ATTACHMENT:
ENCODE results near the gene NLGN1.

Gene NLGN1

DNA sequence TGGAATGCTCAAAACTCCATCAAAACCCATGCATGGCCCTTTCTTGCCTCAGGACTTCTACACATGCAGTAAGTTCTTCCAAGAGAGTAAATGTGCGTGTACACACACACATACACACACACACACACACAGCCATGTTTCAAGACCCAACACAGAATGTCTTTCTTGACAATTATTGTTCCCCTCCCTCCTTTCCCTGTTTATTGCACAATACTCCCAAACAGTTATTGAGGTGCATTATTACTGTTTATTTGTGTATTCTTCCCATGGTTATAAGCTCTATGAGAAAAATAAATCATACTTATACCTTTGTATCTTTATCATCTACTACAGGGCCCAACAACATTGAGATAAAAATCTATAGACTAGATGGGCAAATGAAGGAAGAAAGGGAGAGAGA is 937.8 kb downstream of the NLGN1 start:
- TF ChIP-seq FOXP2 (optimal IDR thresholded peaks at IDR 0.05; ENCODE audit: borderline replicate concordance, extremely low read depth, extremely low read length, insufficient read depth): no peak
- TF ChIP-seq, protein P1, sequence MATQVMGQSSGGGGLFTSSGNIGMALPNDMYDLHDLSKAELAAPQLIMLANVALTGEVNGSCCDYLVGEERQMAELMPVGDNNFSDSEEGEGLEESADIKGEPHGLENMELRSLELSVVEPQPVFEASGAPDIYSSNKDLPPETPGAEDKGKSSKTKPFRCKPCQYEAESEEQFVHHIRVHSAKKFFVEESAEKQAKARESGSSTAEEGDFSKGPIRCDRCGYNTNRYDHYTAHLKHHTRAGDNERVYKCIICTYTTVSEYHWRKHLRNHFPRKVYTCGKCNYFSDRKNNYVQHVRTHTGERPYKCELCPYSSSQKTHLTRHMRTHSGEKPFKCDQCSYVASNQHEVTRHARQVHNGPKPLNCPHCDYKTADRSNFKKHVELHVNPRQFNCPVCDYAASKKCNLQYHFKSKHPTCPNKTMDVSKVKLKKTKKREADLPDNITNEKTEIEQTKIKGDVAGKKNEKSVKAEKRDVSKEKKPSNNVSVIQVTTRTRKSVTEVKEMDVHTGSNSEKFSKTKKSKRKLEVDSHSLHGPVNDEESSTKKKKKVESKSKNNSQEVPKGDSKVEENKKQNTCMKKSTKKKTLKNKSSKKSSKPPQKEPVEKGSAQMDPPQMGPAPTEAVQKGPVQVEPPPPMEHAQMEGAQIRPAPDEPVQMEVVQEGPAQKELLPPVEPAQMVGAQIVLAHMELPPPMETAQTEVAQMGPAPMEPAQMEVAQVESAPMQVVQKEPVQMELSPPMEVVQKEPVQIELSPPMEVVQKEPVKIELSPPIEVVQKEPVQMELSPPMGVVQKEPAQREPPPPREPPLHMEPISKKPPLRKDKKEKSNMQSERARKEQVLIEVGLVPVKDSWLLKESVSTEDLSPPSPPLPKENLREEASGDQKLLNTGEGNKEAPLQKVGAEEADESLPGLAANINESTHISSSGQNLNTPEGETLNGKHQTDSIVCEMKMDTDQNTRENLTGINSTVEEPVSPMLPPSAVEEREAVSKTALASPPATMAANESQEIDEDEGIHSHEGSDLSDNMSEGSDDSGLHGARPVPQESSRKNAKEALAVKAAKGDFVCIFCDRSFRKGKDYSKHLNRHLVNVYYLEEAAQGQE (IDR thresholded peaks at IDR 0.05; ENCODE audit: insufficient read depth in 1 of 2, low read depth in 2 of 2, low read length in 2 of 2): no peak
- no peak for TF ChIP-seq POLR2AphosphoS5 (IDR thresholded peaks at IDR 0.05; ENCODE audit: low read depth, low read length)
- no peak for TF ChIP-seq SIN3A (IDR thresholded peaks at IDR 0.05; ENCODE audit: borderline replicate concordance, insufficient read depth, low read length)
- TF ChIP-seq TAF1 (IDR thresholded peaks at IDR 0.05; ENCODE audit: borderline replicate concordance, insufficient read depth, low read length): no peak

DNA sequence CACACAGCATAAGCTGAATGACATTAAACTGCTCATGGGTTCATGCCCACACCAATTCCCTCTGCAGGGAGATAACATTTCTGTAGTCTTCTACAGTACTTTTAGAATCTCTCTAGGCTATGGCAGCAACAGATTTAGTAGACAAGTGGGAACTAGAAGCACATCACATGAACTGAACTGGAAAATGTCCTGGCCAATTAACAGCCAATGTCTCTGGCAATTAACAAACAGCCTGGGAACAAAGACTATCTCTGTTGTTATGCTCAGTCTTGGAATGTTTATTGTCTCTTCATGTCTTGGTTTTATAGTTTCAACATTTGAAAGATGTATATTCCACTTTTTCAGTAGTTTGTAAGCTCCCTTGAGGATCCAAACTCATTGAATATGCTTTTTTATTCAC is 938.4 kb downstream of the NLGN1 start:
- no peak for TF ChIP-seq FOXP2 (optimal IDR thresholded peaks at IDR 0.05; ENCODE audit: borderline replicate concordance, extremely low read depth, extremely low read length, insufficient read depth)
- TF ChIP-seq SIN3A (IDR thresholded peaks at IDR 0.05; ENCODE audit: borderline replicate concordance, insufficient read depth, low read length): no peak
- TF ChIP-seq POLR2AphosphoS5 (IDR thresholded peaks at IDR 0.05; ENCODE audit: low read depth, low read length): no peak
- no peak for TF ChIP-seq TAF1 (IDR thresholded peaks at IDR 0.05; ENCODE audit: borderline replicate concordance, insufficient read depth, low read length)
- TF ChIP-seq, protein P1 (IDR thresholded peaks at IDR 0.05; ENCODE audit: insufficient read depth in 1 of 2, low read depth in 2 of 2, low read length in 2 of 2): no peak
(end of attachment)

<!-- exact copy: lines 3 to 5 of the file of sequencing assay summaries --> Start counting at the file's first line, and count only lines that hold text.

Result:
DNA sequence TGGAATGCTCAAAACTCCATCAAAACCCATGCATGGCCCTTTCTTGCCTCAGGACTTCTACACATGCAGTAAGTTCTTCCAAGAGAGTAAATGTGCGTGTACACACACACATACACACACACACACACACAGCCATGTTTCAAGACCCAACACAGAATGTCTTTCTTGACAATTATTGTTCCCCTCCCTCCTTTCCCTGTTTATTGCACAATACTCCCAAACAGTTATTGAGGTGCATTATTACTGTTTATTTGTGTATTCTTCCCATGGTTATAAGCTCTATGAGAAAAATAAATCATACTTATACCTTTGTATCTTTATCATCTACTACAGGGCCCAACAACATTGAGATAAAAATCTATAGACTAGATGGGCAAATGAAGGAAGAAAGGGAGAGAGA is 937.8 kb downstream of the NLGN1 start:
- TF ChIP-seq FOXP2 (optimal IDR thresholded peaks at IDR 0.05; ENCODE audit: borderline replicate concordance, extremely low read depth, extremely low read length, insufficient read depth): no peak
- TF ChIP-seq, protein P1, sequence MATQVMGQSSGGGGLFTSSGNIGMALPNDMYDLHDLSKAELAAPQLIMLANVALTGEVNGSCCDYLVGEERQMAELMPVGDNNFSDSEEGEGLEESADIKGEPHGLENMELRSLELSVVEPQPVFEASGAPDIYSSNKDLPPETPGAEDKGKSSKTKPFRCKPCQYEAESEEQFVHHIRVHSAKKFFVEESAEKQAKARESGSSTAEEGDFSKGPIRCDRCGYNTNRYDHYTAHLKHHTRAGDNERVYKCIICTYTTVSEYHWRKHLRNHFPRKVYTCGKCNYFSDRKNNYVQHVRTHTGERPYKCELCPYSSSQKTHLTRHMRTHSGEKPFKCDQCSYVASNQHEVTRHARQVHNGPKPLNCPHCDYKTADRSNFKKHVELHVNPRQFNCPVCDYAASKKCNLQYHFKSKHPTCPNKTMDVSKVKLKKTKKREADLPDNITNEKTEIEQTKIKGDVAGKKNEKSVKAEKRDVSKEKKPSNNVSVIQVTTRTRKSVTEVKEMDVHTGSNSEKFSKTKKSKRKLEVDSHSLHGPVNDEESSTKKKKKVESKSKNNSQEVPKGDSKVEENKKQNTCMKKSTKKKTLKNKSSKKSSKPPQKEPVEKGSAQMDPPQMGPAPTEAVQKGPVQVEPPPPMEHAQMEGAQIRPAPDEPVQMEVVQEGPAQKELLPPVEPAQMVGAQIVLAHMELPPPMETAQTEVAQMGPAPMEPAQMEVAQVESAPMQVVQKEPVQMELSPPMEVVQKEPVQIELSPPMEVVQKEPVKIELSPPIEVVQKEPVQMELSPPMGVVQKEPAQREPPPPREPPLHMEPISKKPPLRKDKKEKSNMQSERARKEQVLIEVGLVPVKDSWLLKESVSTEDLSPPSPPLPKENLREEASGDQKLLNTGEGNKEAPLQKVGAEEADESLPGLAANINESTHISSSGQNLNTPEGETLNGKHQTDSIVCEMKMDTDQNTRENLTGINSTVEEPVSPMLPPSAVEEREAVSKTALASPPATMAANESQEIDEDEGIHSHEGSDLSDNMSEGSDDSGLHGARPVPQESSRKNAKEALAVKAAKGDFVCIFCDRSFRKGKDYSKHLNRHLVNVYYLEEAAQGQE (IDR thresholded peaks at IDR 0.05; ENCODE audit: insufficient read depth in 1 of 2, low read depth in 2 of 2, low read length in 2 of 2): no peak